Now, in order for the temperature profile to be constant in time, the heat flow rate from the heater into the bar must be constant and equal to the heat flow rate from the bar to the room. We could use a new term to describe these conditions – we could say that the bar is at steady state.
A quantity is at Steady State when it is constant with respect to time. In other words, the partial derivative of the quantity with respect to time is zero. The metal bar is at steady state because the time derivative of its temperature at any point is zero. This happens when the heat flow rate into the bar and out of the bar are equal and constant.
Chapter 2: Pan Example
Let's go back to the heated pan which was left on the stove for a long time. Do you think the pan handle will be too hot to touch, or cool enough to hold?
Use the concepts of thermal equilibrium and steady state temperature to think of circumstances in which the handle might be too hot, or cool enough, to hold. You might consider how the handle is attached to the pan, or how well the handle transfers heat to the room. Pause the video here and discuss.
How many scenarios did you come up with? There are many, but let's start with two extreme cases.
What would happen if the handle and pan were in perfect thermal contact, and both were completely isolated from the room? Eventually, the handle would reach the same temperature as the pan. This is what that would look like: the temperature of the pan and handle are identical and constant. So, the handle is in thermal equilibrium with the pan. What can you say about the transfer of heat from the pan to the handle once the pan and handle are in this situation? Pause the video and discuss. The rate of heat transfer must be zero – if it wasn't, the handle would keep getting hotter, which is impossible, assuming that the temperature of the pan is constant. The heat flow rate from the handle to the room is also zero, because we assumed the handle is isolated from the room.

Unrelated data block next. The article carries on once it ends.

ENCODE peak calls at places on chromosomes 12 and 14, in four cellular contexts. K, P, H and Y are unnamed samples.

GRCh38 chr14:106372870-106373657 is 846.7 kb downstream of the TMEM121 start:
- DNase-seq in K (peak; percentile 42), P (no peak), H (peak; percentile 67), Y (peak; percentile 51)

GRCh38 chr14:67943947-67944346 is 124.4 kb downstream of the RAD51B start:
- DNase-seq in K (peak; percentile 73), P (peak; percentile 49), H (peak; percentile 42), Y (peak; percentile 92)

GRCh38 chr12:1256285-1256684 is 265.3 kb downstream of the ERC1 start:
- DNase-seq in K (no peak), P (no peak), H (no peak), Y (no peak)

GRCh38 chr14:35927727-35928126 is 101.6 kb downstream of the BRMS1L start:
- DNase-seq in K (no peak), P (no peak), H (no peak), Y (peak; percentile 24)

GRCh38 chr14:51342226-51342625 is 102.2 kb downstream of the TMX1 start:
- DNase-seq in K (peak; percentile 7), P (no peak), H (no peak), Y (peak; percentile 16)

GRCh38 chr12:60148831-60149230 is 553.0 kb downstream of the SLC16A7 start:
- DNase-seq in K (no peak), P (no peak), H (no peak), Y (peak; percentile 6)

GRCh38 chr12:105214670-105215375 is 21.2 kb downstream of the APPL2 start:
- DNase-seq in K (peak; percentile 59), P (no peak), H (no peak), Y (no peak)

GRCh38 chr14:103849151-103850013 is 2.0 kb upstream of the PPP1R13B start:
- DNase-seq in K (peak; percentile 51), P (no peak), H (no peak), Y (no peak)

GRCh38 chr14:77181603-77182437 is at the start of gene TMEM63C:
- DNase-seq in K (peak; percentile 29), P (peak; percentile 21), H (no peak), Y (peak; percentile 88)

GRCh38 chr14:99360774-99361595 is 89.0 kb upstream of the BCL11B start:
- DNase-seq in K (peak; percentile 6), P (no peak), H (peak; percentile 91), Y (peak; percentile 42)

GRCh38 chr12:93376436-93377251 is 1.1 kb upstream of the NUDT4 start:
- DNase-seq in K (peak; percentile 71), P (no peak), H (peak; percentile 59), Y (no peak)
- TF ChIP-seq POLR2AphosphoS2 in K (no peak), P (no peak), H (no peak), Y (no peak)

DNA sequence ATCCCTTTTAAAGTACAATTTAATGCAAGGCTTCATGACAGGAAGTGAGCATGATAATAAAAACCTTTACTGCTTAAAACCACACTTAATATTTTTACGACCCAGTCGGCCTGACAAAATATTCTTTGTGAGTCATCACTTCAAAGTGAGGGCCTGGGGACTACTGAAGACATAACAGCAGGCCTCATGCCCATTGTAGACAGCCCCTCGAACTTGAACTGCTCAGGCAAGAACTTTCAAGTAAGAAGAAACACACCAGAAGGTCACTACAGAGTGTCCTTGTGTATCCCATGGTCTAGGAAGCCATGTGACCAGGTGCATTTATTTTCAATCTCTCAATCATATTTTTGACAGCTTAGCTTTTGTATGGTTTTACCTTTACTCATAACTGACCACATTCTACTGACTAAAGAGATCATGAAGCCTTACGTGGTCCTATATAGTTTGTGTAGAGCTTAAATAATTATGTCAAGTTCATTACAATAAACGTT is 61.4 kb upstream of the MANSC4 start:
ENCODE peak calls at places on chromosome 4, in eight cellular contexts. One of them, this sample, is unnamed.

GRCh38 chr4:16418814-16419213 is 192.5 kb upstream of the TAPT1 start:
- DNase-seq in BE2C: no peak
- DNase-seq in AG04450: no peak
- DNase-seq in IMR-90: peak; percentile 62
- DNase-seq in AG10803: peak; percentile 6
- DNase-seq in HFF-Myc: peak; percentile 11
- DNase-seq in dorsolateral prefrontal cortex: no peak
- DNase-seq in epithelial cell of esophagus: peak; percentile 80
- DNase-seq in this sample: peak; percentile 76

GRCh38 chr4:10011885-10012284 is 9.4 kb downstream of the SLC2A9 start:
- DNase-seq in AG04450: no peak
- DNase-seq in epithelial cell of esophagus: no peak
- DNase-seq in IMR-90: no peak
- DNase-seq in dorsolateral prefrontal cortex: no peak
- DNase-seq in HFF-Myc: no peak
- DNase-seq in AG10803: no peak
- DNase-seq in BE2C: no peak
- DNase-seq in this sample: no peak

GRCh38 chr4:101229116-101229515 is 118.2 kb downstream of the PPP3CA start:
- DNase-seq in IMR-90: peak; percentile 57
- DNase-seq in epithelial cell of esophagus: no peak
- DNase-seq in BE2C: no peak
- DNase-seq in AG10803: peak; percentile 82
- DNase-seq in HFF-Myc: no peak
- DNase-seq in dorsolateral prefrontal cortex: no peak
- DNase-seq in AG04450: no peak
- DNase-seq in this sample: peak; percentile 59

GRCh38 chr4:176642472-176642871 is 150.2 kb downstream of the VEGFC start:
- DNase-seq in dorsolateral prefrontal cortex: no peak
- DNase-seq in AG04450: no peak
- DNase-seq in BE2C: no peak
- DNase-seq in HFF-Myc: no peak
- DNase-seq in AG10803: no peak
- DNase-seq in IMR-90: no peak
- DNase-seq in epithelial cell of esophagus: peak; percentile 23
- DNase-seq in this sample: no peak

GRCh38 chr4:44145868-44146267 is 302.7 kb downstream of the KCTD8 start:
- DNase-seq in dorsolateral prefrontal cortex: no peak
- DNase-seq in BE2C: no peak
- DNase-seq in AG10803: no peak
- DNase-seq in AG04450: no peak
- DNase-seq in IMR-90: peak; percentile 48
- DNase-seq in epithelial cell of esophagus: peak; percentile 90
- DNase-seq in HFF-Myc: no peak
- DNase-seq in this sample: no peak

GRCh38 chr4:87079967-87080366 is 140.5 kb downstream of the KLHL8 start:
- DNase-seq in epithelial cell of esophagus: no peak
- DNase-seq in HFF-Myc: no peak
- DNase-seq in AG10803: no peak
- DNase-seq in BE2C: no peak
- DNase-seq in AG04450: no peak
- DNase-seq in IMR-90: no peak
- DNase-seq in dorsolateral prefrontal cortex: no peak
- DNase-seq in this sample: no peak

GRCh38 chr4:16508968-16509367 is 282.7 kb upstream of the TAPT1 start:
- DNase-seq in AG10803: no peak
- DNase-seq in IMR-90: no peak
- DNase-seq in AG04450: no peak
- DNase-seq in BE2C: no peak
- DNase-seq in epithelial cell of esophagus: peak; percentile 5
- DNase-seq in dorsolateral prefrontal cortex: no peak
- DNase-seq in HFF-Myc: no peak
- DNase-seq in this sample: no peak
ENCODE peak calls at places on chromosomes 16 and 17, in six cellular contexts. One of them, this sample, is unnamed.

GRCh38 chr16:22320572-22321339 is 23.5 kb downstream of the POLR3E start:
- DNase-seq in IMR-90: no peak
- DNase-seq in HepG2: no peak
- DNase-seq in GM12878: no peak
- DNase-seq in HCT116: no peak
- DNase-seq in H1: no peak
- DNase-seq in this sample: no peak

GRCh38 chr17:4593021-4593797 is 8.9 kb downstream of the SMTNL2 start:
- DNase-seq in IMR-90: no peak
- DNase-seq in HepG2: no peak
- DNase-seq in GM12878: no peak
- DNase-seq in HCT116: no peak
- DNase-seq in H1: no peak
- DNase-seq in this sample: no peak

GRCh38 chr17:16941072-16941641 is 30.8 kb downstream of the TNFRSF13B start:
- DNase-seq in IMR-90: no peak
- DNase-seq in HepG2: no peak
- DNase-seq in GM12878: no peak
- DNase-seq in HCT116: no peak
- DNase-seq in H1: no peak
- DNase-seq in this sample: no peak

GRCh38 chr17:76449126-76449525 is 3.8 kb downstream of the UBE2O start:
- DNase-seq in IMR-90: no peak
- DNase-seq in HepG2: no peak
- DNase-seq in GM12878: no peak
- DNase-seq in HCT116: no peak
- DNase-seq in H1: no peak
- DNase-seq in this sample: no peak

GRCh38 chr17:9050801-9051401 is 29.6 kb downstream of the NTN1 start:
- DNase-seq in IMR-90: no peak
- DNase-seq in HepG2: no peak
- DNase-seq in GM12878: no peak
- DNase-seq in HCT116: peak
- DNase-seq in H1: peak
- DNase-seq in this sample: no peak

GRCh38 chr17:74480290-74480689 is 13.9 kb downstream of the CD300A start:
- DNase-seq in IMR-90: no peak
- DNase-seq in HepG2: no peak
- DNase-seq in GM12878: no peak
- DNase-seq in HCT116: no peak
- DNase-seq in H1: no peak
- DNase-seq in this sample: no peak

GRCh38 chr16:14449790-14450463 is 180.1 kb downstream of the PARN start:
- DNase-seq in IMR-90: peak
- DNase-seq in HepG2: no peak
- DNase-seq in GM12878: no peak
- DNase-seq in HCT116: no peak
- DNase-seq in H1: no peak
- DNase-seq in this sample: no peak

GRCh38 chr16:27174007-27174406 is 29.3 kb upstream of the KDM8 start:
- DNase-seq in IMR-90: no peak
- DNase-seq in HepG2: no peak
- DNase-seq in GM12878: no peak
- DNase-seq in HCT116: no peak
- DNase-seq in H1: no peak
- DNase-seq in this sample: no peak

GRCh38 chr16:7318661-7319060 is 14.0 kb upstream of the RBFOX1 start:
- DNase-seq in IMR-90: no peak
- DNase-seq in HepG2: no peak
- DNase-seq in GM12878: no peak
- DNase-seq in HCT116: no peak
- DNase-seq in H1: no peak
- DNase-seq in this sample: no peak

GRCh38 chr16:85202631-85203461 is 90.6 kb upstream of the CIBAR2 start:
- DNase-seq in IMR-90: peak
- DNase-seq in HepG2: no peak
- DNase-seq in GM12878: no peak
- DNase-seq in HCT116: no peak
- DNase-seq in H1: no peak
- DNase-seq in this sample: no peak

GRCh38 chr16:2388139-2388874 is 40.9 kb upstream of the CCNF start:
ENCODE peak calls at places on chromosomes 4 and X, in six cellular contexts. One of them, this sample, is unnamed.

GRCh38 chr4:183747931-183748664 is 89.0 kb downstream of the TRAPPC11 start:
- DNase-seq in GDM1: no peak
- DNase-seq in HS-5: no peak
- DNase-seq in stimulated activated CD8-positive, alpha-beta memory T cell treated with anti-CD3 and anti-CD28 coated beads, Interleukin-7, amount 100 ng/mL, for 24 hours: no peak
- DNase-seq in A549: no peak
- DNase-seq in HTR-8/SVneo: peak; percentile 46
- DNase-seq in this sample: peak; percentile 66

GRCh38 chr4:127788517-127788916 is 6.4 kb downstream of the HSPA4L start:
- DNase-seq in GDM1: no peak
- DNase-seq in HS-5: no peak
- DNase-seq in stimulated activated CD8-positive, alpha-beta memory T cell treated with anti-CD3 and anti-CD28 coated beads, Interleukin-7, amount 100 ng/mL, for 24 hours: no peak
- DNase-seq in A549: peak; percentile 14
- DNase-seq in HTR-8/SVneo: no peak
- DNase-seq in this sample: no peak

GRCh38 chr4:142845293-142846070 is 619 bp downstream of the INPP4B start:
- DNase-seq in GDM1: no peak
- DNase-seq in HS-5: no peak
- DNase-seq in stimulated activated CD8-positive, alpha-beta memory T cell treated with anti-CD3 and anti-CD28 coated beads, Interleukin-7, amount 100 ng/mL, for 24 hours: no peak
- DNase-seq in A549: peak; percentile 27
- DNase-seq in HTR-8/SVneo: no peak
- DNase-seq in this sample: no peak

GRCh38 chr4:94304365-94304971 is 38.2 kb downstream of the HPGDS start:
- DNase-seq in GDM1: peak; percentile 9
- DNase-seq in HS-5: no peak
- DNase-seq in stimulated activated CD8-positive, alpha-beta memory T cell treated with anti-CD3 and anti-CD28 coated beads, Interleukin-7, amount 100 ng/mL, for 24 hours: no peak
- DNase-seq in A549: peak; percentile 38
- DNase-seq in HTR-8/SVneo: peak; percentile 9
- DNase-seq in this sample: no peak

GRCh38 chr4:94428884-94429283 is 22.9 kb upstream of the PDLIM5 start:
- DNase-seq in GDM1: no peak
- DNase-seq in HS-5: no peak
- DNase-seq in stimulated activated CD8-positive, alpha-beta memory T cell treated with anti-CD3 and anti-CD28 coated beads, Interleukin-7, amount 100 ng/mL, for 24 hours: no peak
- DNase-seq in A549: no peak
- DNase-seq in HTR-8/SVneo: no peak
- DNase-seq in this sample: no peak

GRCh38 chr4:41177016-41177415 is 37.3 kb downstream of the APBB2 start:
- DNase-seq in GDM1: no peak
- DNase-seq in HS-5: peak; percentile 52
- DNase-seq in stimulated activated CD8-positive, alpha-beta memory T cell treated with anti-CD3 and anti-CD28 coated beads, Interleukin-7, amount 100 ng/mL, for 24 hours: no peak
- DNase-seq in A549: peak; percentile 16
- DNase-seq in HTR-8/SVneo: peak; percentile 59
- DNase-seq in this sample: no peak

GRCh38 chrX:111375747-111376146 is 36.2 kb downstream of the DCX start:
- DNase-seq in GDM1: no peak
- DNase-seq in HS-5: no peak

So, the heat flow rates into and out of the handle are exactly the same - zero and constant. And steady state occurs when the flow rate in equals the flow rate out, even if they're both zero. So this scenario, which we've been describing as "equilibrium," is really just a limiting case of steady state. And that's true for all systems at thermal equilibrium: they are all at steady state with respect to temperature. But the opposite is not true: not all systems at steady state are in thermal equilibrium. In this case, the handle will obviously be too hot to hold, since it's the same temperature as the pan.
Now let's consider the opposite case. What would happen if the handle were completely insulated from the pan? The handle would be at thermal equilibrium with the room, and would stay that way no matter how hot the pan got. The temperature of the handle would be exactly the same as that of the air. Just as in our first case, both the heat flow rate from the pan to the handle and from the handle to the air are zero and constant. Thus, this case of "thermal equilibrium" is really just another limiting case of steady-state temperature, except, of course, the handle will be cool enough to hold. Both of these cases are great thought experiments. But they could never happen in real life, because it's impossible to completely isolate one component of a system from another. In case 1, it would be impossible to isolate the pan and handle from the room; and in case 2, it would be impossible to isolate the handle from the pan. So are we any closer to figuring out whether we can pick up this pan or not? Let's keep going…
Let's go back to our first case and refine our thinking. We originally assumed that the pan and handle were in perfect thermal contact, and that the pan and handle were totally isolated from the room. Let's keep the first assumption, but change the second assumption. In other words, we will allow for some flow of heat from the handle to the room. Now what happens as we heat up the pan? We can assume that the heat flow rate from the pan to the handle is initially larger than the heat flow rate from the handle to the room. This is reasonable because the pan is initially much hotter than the handle.
So the handle will definitely heat up, just like our metal bar from before. As long as the flow of heat from the pan to the handle is greater than the flow of heat from the handle to the room, the handle will get hotter. And also just like our metal bar, it will be hottest closest to the pan, and coolest far away from it.